Our tumblers feature a detail adapted from Irises
(1890) by Vincent van Gogh (Dutch, 1853–1890). In May 1890, just before his departure from the asylum in Saint-Rémy, Van Gogh painted an exceptional group of four still lifes, to which the Museum’s Irises
belongs. Magnificent in their ease of execution and graceful simplicity of design, these bouquets were imagined as a decorative ensemble, like the suite of sunflowers he had made earlier in Arles.
Set of 2 tumblers. Glass, with decal application. Gift boxed. Hand wash only. Not microwave safe. 14 oz. each. 4 1/8''H x 3 1/4'' diam. each.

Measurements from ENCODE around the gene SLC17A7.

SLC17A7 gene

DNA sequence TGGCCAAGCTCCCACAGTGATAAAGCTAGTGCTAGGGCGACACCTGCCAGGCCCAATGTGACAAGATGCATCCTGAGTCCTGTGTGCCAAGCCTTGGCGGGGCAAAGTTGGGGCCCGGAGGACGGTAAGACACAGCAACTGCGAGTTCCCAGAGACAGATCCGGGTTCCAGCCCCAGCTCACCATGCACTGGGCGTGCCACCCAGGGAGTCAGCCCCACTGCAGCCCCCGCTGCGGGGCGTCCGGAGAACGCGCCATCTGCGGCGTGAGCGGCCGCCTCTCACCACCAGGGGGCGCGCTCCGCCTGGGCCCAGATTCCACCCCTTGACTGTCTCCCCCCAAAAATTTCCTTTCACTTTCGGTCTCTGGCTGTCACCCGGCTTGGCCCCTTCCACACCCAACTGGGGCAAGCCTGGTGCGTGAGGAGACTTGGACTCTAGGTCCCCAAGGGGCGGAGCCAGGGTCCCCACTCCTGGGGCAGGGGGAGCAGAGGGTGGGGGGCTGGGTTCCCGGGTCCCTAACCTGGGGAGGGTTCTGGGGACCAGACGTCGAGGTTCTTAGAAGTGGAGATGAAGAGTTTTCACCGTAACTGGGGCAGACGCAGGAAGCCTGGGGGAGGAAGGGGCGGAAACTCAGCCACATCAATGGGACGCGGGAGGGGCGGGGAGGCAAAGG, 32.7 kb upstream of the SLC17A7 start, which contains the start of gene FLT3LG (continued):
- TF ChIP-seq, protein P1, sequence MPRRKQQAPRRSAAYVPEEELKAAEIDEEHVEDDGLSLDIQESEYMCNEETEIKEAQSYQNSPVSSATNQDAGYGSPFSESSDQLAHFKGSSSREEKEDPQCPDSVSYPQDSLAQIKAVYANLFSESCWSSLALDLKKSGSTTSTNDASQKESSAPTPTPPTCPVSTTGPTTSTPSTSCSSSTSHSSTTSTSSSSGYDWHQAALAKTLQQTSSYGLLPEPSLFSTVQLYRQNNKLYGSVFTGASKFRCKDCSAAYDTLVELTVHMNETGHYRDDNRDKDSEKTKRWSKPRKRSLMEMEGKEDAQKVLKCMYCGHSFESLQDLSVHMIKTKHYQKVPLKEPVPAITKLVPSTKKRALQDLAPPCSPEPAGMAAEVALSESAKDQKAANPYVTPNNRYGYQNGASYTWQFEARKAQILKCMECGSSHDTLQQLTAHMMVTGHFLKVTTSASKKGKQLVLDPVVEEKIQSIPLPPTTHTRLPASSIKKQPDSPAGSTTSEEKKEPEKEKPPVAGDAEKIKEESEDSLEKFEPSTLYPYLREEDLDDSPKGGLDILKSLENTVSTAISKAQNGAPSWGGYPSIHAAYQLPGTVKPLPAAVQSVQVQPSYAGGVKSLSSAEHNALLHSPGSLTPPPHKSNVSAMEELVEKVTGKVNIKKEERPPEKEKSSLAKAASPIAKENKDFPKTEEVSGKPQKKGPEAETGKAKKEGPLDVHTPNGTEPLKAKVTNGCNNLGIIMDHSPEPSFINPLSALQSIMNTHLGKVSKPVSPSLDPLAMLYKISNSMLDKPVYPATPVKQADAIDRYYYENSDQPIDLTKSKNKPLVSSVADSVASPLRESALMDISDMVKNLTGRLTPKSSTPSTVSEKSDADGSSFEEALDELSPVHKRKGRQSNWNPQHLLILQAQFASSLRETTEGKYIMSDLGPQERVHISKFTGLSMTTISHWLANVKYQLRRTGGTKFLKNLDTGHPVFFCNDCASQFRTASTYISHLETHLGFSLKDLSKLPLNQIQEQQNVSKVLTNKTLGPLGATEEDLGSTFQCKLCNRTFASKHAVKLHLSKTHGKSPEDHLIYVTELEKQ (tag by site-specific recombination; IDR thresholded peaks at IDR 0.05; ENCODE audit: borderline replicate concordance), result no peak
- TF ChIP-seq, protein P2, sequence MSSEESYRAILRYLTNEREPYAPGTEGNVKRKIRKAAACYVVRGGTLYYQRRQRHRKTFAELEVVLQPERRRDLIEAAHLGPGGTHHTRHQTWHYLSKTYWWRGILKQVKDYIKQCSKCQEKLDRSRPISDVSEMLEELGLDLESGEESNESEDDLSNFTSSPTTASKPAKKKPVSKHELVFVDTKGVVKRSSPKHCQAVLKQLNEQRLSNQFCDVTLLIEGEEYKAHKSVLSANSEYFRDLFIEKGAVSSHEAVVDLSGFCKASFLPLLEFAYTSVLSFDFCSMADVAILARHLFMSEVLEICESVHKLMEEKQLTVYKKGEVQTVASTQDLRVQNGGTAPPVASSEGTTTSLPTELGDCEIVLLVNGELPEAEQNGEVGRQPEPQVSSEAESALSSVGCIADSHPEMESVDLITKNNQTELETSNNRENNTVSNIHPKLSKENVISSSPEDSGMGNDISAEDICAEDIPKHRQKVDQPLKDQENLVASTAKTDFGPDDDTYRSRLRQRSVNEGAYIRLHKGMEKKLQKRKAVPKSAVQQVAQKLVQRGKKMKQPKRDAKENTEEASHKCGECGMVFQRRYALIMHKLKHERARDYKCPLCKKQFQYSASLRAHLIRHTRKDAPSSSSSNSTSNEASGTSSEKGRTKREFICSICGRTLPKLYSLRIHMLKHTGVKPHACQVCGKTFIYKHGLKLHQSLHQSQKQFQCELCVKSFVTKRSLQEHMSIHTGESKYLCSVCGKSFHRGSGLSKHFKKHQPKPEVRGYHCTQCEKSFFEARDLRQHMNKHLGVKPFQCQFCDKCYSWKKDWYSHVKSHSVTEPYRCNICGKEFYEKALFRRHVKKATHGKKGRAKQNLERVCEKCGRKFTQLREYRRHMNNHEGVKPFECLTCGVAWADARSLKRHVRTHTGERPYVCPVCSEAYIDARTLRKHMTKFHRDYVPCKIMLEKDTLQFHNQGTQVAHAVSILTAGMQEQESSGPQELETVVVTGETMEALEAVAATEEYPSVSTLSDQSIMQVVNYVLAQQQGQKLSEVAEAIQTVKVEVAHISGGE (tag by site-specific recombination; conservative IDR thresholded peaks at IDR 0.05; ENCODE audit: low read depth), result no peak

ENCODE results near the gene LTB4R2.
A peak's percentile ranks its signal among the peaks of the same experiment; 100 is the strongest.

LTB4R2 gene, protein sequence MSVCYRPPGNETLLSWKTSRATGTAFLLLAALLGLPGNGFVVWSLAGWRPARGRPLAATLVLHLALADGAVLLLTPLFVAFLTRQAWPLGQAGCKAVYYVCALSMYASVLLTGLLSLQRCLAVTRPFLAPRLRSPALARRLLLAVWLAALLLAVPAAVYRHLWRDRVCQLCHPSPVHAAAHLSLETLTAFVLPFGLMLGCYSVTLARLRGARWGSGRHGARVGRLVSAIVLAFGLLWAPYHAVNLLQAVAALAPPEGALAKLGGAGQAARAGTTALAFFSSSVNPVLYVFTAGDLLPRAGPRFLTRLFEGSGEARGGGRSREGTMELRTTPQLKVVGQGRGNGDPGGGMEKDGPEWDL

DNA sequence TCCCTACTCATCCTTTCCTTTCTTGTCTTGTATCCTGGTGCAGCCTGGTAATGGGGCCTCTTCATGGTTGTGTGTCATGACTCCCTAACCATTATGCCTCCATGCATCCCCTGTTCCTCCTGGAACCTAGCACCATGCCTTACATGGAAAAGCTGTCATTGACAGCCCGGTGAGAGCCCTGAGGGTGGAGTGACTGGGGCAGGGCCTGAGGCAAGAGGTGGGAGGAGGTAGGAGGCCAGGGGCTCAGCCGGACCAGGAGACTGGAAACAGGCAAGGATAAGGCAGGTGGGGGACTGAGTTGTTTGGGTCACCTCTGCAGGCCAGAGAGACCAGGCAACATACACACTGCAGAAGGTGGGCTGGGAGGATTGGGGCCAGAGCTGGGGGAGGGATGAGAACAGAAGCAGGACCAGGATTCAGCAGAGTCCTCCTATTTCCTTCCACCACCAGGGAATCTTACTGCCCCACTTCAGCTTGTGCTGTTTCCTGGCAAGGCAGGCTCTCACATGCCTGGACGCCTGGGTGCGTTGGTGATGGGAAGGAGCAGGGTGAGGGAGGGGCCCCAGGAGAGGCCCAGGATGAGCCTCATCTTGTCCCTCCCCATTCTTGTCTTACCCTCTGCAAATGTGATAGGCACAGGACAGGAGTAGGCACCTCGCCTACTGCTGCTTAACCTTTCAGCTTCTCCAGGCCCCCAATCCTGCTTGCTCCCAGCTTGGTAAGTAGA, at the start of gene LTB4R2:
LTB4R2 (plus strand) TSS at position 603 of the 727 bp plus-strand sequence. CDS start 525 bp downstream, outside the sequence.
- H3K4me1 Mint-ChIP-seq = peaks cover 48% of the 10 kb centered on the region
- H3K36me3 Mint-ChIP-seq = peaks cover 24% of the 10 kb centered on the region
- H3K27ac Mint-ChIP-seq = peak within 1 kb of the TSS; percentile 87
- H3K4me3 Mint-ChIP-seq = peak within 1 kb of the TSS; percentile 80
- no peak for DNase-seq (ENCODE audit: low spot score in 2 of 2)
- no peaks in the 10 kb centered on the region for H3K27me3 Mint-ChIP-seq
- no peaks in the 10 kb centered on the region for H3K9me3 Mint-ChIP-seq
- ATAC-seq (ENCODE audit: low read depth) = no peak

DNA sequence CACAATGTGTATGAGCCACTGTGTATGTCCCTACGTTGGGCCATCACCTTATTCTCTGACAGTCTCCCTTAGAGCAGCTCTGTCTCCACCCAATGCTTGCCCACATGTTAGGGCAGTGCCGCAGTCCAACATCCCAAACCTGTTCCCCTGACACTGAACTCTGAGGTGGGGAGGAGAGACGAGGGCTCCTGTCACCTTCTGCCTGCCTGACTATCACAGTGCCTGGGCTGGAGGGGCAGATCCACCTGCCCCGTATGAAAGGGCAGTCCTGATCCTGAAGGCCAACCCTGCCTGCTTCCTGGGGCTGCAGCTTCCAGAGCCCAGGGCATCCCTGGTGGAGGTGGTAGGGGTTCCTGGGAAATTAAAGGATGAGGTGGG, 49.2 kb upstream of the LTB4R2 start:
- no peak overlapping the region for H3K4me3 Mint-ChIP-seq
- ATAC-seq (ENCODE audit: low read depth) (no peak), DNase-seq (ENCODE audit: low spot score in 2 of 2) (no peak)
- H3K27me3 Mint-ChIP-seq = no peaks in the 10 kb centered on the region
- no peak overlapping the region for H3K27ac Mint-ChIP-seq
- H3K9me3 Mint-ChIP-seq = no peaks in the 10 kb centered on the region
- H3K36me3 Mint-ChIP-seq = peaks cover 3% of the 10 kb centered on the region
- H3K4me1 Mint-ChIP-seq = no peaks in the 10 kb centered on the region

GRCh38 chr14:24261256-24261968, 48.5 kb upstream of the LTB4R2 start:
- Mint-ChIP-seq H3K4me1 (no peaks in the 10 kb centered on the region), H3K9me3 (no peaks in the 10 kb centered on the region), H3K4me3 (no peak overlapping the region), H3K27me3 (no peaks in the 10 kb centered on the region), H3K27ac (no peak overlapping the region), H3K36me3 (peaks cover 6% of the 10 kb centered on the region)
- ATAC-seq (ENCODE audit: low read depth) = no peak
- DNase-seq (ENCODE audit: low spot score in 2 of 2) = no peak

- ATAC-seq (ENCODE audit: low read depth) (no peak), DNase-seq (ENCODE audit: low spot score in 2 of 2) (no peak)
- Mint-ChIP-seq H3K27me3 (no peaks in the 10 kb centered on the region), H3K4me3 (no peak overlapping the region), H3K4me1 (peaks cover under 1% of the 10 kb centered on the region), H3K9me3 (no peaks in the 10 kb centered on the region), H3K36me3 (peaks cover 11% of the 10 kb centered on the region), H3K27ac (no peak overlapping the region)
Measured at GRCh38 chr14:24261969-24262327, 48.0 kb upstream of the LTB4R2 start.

- Gift boxed
- 4 1/8''H x 3 1/4'' diam. each
- Set of 2 tumblers
- 14 oz. each
- Not microwave safe
- Hand wash only
Art HistoryVincent van Gogh (Dutch, 1853–1890), the eldest son of a Dutch Reformed minister and a bookseller’s daughter, pursued various vocations, including that of an art dealer and clergyman, before deciding to become an artist at the age of 27. Throughout the course of his decade-long career (1880–90), he produced nearly 900 paintings and more than 1,100 works on paper. Ironically, in 1890, he modestly assessed his artistic legacy as “of very secondary importance.”